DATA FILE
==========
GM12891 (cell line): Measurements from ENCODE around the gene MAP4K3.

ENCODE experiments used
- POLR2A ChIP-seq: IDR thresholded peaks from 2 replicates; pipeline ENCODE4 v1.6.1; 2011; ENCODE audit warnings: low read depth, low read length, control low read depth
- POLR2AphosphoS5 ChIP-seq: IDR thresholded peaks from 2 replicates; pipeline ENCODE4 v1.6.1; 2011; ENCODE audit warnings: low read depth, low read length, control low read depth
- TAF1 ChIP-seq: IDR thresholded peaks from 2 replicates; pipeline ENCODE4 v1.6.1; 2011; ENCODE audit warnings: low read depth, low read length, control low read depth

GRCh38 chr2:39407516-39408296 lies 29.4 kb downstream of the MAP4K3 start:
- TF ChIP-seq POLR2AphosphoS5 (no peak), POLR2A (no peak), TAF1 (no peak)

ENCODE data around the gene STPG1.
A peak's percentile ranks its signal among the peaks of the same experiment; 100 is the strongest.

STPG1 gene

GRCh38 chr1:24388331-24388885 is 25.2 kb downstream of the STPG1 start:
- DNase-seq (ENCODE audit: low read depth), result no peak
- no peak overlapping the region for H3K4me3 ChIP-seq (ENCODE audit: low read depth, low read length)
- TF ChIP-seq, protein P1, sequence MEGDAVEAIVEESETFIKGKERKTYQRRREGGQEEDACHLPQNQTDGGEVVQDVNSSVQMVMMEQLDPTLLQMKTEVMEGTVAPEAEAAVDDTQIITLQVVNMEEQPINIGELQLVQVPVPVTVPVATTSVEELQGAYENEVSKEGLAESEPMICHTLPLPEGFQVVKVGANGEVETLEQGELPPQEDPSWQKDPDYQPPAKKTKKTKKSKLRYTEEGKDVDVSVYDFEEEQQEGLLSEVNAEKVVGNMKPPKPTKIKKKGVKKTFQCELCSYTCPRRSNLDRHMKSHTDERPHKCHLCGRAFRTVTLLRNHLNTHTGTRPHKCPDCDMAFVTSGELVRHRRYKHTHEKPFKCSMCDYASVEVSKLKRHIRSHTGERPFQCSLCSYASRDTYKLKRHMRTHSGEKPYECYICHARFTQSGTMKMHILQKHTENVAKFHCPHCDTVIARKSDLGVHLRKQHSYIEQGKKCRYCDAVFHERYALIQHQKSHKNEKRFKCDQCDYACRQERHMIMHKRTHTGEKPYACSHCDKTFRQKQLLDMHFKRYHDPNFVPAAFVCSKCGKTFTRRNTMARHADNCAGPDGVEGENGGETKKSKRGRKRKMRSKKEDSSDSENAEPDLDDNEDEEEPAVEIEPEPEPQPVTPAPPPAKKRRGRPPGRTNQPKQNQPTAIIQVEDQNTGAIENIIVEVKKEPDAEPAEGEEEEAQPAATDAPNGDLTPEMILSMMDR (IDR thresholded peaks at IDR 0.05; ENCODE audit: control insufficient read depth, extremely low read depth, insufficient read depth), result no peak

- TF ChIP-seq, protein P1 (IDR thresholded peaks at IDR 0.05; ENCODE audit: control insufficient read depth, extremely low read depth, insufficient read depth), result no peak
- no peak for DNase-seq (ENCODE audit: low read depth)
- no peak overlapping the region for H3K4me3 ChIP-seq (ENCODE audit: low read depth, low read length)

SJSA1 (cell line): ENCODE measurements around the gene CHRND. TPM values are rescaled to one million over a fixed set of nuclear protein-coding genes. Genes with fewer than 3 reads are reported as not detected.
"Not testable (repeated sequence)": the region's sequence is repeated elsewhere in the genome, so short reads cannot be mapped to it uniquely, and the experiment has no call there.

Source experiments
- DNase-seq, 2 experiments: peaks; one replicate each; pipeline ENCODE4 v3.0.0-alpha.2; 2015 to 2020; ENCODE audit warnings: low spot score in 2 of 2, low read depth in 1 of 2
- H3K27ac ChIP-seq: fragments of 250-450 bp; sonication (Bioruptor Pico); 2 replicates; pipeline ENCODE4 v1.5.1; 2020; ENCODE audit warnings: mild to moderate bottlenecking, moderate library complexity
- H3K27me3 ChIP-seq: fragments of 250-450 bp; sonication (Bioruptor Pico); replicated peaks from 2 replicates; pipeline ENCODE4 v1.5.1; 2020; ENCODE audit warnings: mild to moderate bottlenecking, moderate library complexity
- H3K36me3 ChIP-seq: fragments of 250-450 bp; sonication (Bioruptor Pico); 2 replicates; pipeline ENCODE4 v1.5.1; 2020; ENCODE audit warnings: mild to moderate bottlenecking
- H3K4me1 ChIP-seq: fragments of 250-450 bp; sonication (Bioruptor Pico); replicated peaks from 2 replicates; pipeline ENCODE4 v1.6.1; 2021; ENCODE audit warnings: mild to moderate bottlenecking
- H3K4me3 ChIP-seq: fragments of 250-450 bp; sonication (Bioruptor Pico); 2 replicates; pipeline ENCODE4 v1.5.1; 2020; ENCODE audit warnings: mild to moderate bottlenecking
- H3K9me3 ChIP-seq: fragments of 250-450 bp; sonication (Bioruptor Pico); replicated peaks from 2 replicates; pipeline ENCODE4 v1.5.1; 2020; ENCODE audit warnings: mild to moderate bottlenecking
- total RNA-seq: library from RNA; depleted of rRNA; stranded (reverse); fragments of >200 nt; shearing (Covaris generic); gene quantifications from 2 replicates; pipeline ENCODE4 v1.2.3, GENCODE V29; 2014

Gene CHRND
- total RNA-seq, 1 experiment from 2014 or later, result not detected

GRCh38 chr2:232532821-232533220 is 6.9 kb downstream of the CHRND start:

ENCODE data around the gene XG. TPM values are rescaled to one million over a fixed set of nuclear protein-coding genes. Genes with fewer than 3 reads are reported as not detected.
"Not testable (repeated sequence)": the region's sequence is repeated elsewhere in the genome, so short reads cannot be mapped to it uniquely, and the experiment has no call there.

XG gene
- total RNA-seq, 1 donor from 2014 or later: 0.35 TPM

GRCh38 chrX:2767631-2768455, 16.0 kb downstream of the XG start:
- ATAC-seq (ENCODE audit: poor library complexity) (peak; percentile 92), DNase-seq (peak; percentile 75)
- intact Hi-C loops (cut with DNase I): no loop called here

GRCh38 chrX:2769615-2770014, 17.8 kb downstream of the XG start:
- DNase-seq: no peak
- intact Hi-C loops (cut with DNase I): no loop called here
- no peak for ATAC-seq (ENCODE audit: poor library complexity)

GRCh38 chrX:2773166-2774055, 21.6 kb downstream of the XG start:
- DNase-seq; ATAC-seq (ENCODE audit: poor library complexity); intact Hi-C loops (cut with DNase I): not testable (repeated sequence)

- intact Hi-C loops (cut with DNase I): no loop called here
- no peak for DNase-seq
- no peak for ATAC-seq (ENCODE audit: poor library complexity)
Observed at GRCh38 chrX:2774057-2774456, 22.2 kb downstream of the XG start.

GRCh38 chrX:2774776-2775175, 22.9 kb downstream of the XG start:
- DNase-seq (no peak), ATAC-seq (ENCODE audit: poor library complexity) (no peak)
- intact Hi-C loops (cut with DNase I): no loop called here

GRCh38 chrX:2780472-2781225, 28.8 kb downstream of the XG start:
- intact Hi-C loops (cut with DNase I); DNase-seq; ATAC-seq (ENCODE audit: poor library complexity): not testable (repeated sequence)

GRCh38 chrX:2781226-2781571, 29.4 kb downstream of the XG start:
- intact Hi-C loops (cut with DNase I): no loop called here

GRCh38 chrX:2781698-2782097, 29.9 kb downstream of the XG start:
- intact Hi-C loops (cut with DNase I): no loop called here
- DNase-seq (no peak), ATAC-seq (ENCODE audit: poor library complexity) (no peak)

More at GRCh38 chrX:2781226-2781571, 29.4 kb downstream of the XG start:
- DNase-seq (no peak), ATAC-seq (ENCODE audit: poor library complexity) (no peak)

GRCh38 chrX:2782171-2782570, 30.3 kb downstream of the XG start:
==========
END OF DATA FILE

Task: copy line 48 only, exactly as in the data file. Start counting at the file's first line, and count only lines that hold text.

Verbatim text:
Observed at GRCh38 chrX:2774057-2774456, 22.2 kb downstream of the XG start.